As I listened, I kept thinking of a quote by Gordon Livingston, MD who said “People mistake thoughts, wishes and intentions for change.” The problem was that each team wanted the other team to change first. At the end of our meeting, those gathered realized that their team needed to embrace a continuous improvement mentality rather than a blaming mentality to make both teams to improve. 

Richard Hackman in his book, Leading Teams: Setting The Stage For Great Performances (Harvard Business School Press, 2002) notes there are three common problems on teams who struggle, First, there is the problem of social loafing by team members. Next, there is the problem of mindless reliance on habitual routines. And finally, there is the problem of inappropriate weighting of member contributions. I have seen all three of these problems over the course of my career. I suspect I will see them over the coming years, too.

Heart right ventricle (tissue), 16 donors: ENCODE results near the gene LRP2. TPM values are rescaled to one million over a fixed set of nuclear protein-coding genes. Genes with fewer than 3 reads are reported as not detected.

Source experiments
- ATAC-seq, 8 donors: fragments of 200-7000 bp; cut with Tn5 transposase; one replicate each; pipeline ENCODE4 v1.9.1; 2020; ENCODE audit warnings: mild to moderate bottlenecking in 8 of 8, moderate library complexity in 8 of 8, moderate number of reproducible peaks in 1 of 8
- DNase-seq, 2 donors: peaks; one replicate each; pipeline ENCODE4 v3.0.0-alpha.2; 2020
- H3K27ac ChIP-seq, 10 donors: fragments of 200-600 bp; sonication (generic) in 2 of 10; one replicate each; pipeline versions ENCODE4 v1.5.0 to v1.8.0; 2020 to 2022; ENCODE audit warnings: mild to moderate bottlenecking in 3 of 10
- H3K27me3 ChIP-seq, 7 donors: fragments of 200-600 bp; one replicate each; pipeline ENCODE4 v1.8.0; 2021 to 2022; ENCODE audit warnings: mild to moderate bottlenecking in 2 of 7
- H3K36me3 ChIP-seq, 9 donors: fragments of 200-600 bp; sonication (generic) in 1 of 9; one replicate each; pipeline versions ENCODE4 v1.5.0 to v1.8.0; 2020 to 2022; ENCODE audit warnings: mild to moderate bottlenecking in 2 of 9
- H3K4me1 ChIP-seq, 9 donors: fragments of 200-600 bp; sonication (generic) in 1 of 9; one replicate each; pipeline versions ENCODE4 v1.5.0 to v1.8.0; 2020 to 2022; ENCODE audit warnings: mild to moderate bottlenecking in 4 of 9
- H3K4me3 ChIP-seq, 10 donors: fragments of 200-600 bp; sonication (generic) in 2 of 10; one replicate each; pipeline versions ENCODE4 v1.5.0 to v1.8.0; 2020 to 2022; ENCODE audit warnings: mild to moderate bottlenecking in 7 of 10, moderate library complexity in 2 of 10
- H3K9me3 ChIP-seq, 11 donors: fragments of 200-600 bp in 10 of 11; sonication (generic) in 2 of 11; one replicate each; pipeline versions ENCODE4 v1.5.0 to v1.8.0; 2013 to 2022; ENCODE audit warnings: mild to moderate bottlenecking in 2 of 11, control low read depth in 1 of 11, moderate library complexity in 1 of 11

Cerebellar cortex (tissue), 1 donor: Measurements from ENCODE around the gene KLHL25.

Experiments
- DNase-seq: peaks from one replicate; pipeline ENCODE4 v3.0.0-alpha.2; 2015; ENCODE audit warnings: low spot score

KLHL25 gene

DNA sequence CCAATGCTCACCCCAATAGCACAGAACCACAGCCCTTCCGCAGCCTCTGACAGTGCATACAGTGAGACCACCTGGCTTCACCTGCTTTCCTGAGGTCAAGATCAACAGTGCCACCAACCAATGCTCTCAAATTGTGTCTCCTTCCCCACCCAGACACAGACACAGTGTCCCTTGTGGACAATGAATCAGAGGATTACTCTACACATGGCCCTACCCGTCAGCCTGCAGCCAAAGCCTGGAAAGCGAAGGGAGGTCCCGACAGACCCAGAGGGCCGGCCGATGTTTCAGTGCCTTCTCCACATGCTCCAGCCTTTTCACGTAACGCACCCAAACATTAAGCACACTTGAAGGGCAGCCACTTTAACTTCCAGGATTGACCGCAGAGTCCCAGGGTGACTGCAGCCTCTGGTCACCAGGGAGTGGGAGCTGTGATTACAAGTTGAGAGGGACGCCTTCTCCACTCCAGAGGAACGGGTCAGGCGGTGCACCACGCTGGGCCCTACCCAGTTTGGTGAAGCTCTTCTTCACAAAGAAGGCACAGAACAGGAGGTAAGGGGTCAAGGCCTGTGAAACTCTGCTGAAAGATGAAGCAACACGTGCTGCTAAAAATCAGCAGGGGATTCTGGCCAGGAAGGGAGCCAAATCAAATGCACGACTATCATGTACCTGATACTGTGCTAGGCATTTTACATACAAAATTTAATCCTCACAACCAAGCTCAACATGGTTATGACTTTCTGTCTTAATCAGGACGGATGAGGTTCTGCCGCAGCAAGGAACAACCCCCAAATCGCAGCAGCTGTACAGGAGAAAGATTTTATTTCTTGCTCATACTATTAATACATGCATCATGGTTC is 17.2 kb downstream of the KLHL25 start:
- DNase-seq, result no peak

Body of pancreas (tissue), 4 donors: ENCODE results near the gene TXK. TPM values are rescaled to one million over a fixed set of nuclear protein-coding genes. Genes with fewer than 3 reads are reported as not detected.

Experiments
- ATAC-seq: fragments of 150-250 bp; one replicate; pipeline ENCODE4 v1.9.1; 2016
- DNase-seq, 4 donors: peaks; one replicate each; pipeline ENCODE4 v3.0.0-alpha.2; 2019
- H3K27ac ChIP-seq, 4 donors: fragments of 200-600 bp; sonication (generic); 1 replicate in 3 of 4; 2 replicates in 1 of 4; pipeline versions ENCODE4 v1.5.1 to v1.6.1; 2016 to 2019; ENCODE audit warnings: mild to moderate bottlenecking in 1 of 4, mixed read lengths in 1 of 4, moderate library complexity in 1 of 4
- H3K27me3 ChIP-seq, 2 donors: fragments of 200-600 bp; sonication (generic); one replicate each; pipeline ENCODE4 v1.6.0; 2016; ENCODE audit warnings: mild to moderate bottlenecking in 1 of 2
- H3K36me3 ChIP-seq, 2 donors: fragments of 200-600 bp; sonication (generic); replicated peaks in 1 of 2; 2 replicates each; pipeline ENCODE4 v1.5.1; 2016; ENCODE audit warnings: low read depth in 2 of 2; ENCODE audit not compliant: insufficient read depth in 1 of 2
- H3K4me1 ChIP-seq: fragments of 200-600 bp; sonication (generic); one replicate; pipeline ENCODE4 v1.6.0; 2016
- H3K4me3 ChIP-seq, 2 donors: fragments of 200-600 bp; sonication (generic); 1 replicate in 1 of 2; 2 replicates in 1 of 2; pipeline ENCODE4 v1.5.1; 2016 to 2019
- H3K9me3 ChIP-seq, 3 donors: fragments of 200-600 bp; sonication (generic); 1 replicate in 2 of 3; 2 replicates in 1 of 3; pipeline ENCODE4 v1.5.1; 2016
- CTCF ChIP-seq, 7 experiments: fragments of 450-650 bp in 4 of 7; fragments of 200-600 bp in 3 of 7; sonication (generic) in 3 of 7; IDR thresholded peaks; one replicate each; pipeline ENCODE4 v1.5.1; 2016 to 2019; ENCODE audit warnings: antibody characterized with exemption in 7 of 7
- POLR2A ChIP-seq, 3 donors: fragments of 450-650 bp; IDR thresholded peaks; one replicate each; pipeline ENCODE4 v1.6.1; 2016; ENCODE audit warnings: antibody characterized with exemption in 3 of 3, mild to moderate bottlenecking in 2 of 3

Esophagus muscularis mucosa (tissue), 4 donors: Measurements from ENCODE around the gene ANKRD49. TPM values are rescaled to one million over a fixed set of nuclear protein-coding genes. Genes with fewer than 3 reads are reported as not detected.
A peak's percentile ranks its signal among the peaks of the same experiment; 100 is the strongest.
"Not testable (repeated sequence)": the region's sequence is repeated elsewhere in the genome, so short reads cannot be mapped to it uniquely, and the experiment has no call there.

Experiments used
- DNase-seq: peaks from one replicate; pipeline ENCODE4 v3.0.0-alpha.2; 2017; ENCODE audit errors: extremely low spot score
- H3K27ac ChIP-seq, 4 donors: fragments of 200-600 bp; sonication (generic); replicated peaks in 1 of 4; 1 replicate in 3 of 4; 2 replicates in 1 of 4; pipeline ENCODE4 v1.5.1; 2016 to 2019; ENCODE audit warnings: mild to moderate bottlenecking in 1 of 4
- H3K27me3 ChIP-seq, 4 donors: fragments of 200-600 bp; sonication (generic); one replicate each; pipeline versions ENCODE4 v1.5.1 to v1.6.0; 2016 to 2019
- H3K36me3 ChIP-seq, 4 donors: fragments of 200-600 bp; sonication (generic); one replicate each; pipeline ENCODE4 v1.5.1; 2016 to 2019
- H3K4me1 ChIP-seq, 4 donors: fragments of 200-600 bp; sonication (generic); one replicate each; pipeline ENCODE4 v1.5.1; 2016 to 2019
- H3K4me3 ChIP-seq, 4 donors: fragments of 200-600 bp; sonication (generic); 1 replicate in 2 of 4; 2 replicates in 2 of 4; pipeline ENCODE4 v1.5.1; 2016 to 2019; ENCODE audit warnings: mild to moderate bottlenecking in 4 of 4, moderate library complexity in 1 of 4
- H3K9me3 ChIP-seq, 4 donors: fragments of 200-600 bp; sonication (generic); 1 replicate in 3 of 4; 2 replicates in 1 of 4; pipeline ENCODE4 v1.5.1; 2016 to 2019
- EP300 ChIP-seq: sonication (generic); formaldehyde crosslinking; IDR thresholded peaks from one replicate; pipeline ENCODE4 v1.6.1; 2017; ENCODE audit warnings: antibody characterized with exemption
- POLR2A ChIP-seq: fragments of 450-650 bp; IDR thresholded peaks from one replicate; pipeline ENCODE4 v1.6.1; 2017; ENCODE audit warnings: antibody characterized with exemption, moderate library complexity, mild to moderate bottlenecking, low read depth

However, I have also seen exceptional teams and team leaders get past these problems. The best teams and team leaders I have met build and embrace a continuous improvement mindset. Now, at this point, it is important to reference the work of Patrick Lencioni in his recent book, The Ideal Team Player: How to Recognize And Cultivate The Three Essential Virtues (Jossey-Bass, 2016). This author says that the ideal team players are humble, hungry and people smart. While I agree, I always encourage people to dive deeper into what Lencioni wrote. As he explained, “Hungry people are always looking for more.… hunger can be directed in a selfish way that is not for the good of the team but for the individual.” As he continues, the healthy kind of hunger is one that is a “sustainable commitment to doing a job well and going above and beyond when it is truly required.”